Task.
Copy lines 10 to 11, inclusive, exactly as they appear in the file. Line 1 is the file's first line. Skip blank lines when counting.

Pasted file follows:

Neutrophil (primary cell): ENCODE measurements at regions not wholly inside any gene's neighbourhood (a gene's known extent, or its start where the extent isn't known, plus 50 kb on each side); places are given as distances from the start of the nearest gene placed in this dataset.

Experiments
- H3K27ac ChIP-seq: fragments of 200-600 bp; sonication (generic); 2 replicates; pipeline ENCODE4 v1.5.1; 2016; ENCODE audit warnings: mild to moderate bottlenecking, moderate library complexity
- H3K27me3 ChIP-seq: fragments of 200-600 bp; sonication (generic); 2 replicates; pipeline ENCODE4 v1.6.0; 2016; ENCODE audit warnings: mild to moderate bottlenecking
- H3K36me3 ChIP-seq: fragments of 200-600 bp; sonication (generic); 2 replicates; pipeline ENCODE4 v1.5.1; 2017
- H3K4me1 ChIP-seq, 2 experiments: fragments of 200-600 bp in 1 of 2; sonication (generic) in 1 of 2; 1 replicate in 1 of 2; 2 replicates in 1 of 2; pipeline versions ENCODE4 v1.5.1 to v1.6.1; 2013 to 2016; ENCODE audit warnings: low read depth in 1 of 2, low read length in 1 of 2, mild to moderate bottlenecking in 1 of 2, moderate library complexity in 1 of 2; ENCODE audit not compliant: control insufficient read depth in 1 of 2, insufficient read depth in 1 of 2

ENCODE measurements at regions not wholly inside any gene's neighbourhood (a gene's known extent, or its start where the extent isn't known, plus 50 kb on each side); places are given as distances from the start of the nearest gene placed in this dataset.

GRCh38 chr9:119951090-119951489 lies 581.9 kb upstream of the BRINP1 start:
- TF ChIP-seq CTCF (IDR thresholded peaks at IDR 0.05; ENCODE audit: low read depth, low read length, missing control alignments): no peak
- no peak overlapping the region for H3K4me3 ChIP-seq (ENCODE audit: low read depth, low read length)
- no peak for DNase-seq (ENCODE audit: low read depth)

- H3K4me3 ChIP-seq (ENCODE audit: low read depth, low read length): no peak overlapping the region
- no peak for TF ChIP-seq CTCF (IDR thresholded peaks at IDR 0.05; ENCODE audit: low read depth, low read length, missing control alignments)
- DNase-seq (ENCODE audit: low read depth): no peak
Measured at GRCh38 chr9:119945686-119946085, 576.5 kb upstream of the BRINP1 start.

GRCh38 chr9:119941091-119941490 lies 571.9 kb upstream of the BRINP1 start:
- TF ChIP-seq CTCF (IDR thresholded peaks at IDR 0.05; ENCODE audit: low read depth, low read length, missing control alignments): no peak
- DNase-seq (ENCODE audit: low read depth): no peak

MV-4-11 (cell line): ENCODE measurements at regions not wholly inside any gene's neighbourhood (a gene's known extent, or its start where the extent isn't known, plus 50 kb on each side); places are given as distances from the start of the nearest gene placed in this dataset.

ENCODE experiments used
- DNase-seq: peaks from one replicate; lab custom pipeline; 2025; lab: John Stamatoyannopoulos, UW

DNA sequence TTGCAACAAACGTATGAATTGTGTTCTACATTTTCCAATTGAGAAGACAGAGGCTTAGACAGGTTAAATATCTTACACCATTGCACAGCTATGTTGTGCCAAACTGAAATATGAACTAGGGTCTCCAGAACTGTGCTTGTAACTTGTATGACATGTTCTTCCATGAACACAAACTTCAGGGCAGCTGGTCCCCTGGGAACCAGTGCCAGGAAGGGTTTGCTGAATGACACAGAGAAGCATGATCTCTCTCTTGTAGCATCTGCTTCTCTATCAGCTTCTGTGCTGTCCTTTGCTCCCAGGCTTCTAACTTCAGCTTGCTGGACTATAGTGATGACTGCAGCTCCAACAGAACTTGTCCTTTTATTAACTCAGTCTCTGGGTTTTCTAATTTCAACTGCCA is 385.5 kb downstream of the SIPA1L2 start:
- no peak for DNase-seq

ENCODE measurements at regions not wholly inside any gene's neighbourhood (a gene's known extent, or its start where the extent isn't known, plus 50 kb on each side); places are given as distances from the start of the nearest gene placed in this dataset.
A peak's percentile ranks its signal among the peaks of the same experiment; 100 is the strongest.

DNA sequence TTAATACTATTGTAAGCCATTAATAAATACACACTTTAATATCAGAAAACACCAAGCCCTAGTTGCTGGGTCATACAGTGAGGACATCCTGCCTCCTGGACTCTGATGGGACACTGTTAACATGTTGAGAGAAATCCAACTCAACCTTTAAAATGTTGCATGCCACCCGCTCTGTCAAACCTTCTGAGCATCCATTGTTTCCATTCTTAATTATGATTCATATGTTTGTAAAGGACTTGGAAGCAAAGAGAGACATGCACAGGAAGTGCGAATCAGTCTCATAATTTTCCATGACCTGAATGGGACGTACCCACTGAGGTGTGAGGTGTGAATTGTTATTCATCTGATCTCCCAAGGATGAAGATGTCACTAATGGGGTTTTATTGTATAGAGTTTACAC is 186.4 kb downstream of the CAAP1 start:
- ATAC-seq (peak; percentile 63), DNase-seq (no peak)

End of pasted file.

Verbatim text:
- no peak overlapping the region for H3K4me3 ChIP-seq (ENCODE audit: low read depth, low read length)
- no peak for DNase-seq (ENCODE audit: low read depth)